The U.S. Court of Appeals for the District of Columbia Circuit ruled Tuesday that the Environmental Protection Agency (EPA) stepped beyond its congressionally-delegated authority with its Cross-State Air Pollution Rule (CSAPR). CSAPR would have affected power plants in 28 states by requiring them to meet expensive emissions reductions levels. The Court ruled that the EPA's rule was overly burdensome and costly. Congressman Tim Huelskamp issued the following statement about the court's ruling:
"Every so often, the courts do the right thing and check out-of-control bureaucrats who have abused their congressionally-delegated authority," Congressman Huelskamp said. "But, even though the rule has been overturned, the uncertainty created by it and the overreach of Washington still come at a price. Here in Kansas, Sunflower Electric Power Corporation, a rural cooperative, has already invested $22 million to install new burners to be in compliance with the rule, but now the courts have invalidated that rule. There is no return policy on the burners, and all Sunflower's customer owners are going to be stuck footing the bill for this unnecessary regulation. Sunflower had no choice but to spend the money, knowing it could not risk being able to provide electricity its customers need -- especially in the high heat summer we are enduring. Hopefully today is just the first in many court decisions putting a check on Washington's bureaucrats."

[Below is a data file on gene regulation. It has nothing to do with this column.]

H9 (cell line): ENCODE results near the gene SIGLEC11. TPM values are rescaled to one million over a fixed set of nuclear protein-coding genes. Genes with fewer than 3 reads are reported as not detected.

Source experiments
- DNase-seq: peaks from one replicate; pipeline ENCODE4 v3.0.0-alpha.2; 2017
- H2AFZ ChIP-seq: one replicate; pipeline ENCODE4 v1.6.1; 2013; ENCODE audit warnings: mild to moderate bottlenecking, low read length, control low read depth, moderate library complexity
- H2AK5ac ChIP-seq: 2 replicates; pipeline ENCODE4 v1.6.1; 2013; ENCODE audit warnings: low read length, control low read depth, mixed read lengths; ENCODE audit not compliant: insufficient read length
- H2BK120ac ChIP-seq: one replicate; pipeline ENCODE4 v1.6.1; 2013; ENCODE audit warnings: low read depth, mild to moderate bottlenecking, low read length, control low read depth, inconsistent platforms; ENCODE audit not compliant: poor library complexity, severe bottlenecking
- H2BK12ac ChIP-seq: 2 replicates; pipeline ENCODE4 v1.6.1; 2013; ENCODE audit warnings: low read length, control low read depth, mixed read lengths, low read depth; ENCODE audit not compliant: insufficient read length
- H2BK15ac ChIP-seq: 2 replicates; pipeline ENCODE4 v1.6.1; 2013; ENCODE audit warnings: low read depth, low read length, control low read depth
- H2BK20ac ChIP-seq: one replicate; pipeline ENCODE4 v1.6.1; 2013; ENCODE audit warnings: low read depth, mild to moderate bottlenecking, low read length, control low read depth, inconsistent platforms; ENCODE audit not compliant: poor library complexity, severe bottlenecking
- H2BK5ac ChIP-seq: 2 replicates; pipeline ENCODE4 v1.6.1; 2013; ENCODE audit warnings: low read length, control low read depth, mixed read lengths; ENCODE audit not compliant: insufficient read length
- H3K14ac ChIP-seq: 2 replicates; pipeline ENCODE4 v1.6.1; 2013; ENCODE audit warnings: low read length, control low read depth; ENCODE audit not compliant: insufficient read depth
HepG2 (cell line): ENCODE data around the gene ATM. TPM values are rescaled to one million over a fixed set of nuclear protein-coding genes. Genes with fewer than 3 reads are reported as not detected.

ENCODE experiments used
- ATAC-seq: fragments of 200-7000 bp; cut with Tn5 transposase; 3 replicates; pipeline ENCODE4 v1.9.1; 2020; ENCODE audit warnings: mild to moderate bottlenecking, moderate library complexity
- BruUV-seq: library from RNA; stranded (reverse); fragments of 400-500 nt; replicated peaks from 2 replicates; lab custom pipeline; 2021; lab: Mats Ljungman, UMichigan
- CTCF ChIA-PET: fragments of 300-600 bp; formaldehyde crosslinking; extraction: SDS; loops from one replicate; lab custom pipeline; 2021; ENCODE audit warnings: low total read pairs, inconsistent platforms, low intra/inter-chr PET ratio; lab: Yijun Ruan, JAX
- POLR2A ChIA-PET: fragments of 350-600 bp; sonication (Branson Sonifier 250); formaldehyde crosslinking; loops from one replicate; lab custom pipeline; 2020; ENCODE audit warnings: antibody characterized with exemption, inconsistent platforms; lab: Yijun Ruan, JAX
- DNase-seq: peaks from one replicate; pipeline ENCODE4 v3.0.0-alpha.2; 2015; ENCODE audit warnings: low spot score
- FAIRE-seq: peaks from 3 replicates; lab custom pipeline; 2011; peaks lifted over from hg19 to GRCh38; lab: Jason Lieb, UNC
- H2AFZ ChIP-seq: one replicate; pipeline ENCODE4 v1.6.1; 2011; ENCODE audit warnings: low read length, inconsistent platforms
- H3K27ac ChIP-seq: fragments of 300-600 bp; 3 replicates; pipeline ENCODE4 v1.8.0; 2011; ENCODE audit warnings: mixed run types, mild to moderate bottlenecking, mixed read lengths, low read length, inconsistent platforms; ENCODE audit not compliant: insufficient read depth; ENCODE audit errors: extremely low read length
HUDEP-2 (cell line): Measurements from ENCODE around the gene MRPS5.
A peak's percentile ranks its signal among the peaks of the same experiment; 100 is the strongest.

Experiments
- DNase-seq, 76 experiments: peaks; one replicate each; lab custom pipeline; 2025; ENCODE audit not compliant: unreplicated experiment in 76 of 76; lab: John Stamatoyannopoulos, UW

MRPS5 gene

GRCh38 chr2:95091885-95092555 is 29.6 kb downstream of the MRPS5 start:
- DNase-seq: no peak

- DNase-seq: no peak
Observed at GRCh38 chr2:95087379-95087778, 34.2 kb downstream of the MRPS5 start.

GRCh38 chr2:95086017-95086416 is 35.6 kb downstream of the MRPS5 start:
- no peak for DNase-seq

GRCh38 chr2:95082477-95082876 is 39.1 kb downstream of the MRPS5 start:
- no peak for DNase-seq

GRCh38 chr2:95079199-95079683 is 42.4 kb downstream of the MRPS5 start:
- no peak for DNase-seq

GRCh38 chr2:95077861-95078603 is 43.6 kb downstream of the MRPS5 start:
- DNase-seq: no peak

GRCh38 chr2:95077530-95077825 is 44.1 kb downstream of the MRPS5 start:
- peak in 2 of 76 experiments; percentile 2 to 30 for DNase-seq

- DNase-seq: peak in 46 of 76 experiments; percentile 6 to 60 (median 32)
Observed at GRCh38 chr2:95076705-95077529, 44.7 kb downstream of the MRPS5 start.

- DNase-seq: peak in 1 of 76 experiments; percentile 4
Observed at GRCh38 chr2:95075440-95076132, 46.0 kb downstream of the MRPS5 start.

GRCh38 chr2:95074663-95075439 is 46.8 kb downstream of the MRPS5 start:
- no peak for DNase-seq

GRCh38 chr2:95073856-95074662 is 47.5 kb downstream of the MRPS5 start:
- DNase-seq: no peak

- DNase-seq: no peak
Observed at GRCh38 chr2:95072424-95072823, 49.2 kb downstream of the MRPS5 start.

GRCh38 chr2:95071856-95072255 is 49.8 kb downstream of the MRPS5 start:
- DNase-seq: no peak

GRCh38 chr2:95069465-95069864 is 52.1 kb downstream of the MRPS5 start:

Congressman Huelskamp is a cosponsor of the House-passed HR 2401 -- the Transparency in Regulation Analysis of Impacts on the Nation (TRAIN Act) -- to delay the implementation of the CSAPR and the maximum achievable control technology (Utility MACT) rules until the full economic impacts of both rules had been assessed. Despite having received the legislation in September 2011, the Senate has yet to take up the bill.